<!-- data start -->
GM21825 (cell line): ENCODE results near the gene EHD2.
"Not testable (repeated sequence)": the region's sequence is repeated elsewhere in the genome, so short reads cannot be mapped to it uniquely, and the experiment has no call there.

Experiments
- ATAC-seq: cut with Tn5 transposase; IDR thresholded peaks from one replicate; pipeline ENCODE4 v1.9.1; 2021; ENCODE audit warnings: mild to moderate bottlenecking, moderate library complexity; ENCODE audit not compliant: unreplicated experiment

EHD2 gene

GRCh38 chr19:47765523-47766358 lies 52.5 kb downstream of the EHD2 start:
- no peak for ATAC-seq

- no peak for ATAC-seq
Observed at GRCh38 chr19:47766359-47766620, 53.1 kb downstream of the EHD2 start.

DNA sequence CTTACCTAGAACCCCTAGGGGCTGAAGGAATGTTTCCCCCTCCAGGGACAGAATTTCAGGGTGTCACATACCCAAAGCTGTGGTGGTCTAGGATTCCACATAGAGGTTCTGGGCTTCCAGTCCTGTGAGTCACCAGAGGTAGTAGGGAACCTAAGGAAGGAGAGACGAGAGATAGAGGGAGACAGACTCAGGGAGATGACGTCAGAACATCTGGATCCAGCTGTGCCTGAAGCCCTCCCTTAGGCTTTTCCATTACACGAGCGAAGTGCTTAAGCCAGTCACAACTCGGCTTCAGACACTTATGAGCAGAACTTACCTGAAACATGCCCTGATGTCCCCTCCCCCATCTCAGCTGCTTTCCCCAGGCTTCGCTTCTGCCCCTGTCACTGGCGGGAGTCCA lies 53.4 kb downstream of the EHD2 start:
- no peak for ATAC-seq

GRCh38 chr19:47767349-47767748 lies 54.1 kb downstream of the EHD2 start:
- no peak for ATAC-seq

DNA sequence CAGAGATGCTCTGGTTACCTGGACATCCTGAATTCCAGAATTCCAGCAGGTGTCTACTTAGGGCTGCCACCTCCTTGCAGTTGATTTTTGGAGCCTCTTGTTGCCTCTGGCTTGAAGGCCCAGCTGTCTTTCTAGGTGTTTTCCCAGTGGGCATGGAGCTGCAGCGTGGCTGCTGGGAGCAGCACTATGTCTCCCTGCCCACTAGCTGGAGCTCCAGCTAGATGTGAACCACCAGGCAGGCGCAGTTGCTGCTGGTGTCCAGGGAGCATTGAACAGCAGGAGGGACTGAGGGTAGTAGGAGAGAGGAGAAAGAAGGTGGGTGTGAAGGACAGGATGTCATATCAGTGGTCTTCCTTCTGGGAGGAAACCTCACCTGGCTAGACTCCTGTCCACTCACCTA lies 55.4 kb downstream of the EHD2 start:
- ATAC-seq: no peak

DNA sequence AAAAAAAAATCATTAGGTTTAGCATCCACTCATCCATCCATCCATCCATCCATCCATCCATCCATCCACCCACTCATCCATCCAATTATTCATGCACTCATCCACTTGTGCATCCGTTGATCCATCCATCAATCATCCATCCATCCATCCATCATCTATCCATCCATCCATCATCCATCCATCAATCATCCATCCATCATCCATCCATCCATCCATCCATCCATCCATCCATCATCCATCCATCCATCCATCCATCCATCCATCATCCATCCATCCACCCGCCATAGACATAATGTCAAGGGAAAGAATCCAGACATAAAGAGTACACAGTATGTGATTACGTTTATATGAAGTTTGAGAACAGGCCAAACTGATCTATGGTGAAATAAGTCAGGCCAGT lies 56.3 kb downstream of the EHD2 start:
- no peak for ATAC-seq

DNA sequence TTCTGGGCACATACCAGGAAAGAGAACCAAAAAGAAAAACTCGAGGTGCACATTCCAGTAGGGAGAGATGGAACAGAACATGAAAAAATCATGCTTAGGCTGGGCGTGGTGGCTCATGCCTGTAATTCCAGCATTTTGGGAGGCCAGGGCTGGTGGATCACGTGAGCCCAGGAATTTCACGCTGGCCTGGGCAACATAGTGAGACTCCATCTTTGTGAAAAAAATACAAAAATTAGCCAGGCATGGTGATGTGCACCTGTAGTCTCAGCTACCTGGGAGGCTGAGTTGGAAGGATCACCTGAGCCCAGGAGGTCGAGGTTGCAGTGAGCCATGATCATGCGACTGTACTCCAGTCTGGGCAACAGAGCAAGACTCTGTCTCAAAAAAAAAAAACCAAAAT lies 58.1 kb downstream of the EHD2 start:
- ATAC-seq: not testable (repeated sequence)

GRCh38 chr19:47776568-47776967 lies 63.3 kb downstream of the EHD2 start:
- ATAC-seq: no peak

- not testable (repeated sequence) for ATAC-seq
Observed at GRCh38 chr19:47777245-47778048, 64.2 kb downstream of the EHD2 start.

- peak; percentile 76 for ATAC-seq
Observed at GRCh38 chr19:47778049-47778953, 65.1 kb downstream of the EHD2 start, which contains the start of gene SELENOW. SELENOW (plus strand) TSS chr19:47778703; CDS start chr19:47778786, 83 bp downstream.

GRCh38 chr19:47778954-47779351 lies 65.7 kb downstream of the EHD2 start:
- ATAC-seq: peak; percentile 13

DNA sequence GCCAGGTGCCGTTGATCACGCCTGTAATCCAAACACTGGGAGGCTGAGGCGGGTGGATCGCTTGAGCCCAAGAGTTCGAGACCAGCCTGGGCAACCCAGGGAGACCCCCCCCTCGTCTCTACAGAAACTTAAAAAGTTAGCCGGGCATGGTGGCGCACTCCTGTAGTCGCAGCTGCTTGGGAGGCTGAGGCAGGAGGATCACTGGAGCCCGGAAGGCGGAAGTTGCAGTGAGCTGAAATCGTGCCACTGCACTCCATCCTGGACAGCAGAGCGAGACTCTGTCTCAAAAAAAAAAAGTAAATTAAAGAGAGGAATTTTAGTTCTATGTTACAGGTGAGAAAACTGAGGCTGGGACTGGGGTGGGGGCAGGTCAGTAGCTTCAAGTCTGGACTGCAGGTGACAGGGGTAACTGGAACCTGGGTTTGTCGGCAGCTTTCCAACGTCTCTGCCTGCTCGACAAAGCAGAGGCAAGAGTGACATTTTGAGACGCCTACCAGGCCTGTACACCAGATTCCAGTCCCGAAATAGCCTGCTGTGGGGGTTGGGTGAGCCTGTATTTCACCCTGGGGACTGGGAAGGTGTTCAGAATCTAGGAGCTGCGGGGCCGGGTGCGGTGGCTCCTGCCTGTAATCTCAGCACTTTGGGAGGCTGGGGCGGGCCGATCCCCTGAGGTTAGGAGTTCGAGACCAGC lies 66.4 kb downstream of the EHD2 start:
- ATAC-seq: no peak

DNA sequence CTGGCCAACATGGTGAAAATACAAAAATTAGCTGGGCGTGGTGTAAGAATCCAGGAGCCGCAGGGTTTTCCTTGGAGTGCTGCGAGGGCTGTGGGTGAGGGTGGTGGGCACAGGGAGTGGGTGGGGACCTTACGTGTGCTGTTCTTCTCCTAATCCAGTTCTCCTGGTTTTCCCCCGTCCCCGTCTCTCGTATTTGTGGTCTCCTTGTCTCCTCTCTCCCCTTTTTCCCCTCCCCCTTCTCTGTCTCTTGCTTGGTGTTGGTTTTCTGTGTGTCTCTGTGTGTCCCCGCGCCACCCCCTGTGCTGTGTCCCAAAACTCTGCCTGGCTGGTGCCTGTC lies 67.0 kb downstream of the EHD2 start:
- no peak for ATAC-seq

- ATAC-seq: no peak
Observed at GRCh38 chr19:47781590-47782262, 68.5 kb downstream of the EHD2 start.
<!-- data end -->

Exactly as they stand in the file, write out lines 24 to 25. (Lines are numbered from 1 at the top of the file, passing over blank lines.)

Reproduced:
- peak; percentile 76 for ATAC-seq
Observed at GRCh38 chr19:47778049-47778953, 65.1 kb downstream of the EHD2 start, which contains the start of gene SELENOW. SELENOW (plus strand) TSS chr19:47778703; CDS start chr19:47778786, 83 bp downstream.